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Cost savings are an oft-cited advantage to using wireless networks in industrial environments. Eliminate the wire and conduit or armored cable—together with the I/O and engineering costs associated with them—and, presto! Costs for an incremental process measurement plummet by as much as a factor of 10.
But for a growing roll call of leading process manufacturers, it’s not the cost-saving aspects of wireless networks that are the primary driver for adoption. Rather, it’s the easy part. Indeed, all wireless field networks are easier and less costly to install than traditional wired systems, simply because they’re wireless.
But unlike line-of-sight or point-to-point wireless approaches, self-organizing mesh networks, such as those based on the WirelessHART standard, don’t require detailed site surveys or specialized equipment to implement.
With a brand new generation of planning and management tools, it’s easier than ever to ensure that your first wireless effort performs optimally from the start.
For your first WirelessHART self-organizing wireless network, it’s best to focus on a logical plant area or single processing unit, such as a tank farm or distillation unit. Doing so has three primary benefits:
If a process unit is of complex design, for example, an enclosed multiple-floor manufacturing facility, then it may be optimal to scope a wireless network to each floor. For process facilities that are extremely compartmentalized by steel and concrete, you may want to treat each large enclosure as a process unit.
The wireless devices’ role as routers in a self-organizing network requires enough devices in proximity to each other to support reliable communication paths.
The first step in planning your first wireless network is to obtain or create a scaled drawing of the process unit or area where the network will be installed. (For an outdoor facility, the images available on Google Earth—http://earth.google.com—can be used to create one.) Within the scoped area, identify the measurement points that satisfy current and future application needs. With the scaled drawing completed, you have two choices going forward. Wireless device locations can be plotted by hand, and the anticipated reliability of network communication gauged by the guidelines listed in the sidebar, “Rules of Thumb for Manual
Network Design,” at the end of this article.
Another option is to use Emerson Process Management’s new AMS Wireless SNAP-ON tool to validate a planned network’s design easily and automatically (see sidebar at the end of this article, “New Tool Eases Wireless Network Design”), and to optimize the network’s ongoing operation.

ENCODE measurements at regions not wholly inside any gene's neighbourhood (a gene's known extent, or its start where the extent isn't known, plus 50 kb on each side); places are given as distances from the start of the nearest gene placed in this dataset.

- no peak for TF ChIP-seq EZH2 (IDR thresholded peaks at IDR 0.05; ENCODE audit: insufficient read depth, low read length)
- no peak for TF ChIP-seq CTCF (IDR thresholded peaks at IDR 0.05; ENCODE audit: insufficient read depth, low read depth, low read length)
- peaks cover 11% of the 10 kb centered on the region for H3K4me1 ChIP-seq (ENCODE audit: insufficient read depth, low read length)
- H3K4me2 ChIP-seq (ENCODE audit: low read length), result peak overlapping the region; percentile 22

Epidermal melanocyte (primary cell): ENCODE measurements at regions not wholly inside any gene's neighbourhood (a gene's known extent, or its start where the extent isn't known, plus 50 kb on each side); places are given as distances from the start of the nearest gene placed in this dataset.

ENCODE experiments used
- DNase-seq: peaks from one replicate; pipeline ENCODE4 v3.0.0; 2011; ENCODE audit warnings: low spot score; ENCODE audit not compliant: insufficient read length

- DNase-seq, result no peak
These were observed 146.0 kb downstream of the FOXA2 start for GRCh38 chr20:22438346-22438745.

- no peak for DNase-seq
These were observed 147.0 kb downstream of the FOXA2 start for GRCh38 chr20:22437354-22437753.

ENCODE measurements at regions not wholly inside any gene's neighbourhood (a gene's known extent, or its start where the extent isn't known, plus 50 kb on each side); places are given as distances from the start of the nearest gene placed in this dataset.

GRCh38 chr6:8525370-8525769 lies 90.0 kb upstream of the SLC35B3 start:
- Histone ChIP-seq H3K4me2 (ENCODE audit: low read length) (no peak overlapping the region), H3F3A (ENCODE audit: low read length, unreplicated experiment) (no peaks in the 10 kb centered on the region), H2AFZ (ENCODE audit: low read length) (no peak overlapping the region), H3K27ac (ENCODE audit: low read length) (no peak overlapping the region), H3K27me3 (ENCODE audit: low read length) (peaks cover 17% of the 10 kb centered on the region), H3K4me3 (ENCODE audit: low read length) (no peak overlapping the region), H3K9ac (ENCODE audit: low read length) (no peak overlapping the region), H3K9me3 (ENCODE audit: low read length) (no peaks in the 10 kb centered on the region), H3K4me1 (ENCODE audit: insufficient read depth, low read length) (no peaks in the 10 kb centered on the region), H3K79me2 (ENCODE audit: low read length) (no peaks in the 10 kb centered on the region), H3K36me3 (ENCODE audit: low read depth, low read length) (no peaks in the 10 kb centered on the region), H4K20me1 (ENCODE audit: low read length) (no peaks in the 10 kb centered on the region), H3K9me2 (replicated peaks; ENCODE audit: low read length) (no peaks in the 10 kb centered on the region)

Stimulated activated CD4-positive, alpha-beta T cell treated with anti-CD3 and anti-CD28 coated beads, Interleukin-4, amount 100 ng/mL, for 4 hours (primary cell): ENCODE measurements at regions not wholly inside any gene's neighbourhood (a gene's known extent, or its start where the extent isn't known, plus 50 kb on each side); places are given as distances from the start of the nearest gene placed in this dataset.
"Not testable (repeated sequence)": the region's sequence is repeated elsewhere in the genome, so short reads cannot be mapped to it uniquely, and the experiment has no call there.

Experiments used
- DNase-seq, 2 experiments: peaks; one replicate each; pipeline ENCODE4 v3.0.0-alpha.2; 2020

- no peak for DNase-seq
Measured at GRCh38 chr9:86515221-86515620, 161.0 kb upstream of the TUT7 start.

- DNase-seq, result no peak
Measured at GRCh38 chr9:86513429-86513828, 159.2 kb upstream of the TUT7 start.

Once the device locations are plotted and validated, choose a location for the wireless gateway that provides power, is convenient for the physical (or possibly wireless) connection to the host control or information system and, ideally, provides a direct wireless connection (without a “hop”) to 25% of the wireless devices in the network.
For even the smallest networks, have at least two devices that communicate directly with the gateway. For larger networks, a useful rule of thumb is one additional directly connected device for every eight devices in the network.
You must follow two essential rules when you install your first self-organizing network: Install and power up the gateway first; then the wireless devices nearest the gateway.
For the highest signal quality, install the gateway outdoors (minimum rating of Class I Div II or Zone 2) at least 3 ft (1 m) above other canopy structures, such as above the roof of a control room. If outdoor mounting is not an option, connect the gateway to a remote omni-directional antenna using a cable no longer than 20 ft (6 m).
Once the gateway is up, start with the field devices that are closest to the gateway. Most WirelessHART devices, including Emerson Process Management’s Smart Wireless instruments, have process connections and mounting engineered to the same practices and systems that govern wired instrumentation today, with the exception of the loop wiring.
Once the first devices are working, you can be confident of a reliable communication path for the others and a solid foundation for expanding the network. You can use repeaters to temporarily strengthen the network until all the devices are installed or until the network surrounds an entire process unit completely.
Once you’ve verified that each device has joined the network and is communicating properly, identify any “pinch points,” where messages from several wireless devices must all pass through a single device or repeater at any point on their way to the gateway. Use additional repeaters or measurement devices to eliminate this vulnerability.
Emerson’s new AMS Wireless SNAP-ON tool (see sidebar "New Tool Eases Wireless Network Design" at the end of this article,) makes this task especially easy by graphically displaying network traffic patterns. Further, once the network is up and running, the tool allows the user to maintain the network easily by graphically displaying network traffic and diagnostic data.
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